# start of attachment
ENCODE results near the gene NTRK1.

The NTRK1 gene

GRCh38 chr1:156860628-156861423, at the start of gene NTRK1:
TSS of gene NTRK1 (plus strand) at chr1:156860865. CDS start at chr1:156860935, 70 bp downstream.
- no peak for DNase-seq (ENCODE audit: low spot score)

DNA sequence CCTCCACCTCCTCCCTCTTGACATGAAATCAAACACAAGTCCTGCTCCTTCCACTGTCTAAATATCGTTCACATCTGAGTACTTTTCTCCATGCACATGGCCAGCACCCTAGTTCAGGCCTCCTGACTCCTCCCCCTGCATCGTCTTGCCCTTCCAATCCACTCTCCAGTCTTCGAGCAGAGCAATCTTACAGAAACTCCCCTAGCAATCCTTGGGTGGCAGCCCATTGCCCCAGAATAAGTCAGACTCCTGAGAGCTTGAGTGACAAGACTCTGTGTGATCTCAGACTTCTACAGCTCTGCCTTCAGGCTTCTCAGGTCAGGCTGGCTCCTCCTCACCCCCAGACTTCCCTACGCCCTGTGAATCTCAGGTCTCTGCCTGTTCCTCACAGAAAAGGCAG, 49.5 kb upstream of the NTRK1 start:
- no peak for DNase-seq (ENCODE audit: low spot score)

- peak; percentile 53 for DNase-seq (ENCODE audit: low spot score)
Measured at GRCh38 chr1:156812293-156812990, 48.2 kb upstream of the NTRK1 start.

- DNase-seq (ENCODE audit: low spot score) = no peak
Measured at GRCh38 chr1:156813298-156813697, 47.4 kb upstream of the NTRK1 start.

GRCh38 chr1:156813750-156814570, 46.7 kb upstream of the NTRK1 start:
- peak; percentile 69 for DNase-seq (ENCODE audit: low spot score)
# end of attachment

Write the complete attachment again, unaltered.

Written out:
ENCODE results near the gene NTRK1.

The NTRK1 gene

GRCh38 chr1:156860628-156861423, at the start of gene NTRK1:
TSS of gene NTRK1 (plus strand) at chr1:156860865. CDS start at chr1:156860935, 70 bp downstream.
- no peak for DNase-seq (ENCODE audit: low spot score)

DNA sequence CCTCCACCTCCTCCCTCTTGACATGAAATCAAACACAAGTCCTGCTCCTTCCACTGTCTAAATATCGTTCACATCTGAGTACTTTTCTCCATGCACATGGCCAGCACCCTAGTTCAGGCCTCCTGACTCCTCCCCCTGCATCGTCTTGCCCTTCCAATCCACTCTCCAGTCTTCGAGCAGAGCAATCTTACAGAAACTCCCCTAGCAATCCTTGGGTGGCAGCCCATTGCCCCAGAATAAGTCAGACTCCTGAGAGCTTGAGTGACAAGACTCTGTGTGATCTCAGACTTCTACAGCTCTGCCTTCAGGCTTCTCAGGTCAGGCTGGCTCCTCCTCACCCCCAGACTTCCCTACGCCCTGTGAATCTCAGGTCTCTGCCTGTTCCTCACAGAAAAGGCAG, 49.5 kb upstream of the NTRK1 start:
- no peak for DNase-seq (ENCODE audit: low spot score)

- peak; percentile 53 for DNase-seq (ENCODE audit: low spot score)
Measured at GRCh38 chr1:156812293-156812990, 48.2 kb upstream of the NTRK1 start.

- DNase-seq (ENCODE audit: low spot score) = no peak
Measured at GRCh38 chr1:156813298-156813697, 47.4 kb upstream of the NTRK1 start.

GRCh38 chr1:156813750-156814570, 46.7 kb upstream of the NTRK1 start:
- peak; percentile 69 for DNase-seq (ENCODE audit: low spot score)